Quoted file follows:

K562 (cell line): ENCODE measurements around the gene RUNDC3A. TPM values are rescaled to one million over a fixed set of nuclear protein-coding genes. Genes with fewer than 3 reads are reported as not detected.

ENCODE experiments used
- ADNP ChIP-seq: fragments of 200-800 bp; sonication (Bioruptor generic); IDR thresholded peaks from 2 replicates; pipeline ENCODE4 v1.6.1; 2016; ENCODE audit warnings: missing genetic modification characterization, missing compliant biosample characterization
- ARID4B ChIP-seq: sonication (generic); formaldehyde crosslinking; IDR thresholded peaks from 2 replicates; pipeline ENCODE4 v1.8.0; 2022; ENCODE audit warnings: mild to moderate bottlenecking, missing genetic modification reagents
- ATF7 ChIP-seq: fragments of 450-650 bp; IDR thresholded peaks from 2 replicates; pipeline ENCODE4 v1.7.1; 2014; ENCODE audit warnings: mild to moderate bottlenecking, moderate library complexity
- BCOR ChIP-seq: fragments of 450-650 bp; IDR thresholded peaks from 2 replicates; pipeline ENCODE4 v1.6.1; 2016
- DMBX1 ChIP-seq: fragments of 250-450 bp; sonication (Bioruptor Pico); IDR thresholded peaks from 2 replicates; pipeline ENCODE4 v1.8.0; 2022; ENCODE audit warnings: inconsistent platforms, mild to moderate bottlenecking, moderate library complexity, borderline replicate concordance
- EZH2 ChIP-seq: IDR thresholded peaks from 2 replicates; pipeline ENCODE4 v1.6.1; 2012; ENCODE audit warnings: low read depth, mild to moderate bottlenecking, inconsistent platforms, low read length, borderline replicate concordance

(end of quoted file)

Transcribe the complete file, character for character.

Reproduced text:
K562 (cell line): ENCODE measurements around the gene RUNDC3A. TPM values are rescaled to one million over a fixed set of nuclear protein-coding genes. Genes with fewer than 3 reads are reported as not detected.

ENCODE experiments used
- ADNP ChIP-seq: fragments of 200-800 bp; sonication (Bioruptor generic); IDR thresholded peaks from 2 replicates; pipeline ENCODE4 v1.6.1; 2016; ENCODE audit warnings: missing genetic modification characterization, missing compliant biosample characterization
- ARID4B ChIP-seq: sonication (generic); formaldehyde crosslinking; IDR thresholded peaks from 2 replicates; pipeline ENCODE4 v1.8.0; 2022; ENCODE audit warnings: mild to moderate bottlenecking, missing genetic modification reagents
- ATF7 ChIP-seq: fragments of 450-650 bp; IDR thresholded peaks from 2 replicates; pipeline ENCODE4 v1.7.1; 2014; ENCODE audit warnings: mild to moderate bottlenecking, moderate library complexity
- BCOR ChIP-seq: fragments of 450-650 bp; IDR thresholded peaks from 2 replicates; pipeline ENCODE4 v1.6.1; 2016
- DMBX1 ChIP-seq: fragments of 250-450 bp; sonication (Bioruptor Pico); IDR thresholded peaks from 2 replicates; pipeline ENCODE4 v1.8.0; 2022; ENCODE audit warnings: inconsistent platforms, mild to moderate bottlenecking, moderate library complexity, borderline replicate concordance
- EZH2 ChIP-seq: IDR thresholded peaks from 2 replicates; pipeline ENCODE4 v1.6.1; 2012; ENCODE audit warnings: low read depth, mild to moderate bottlenecking, inconsistent platforms, low read length, borderline replicate concordance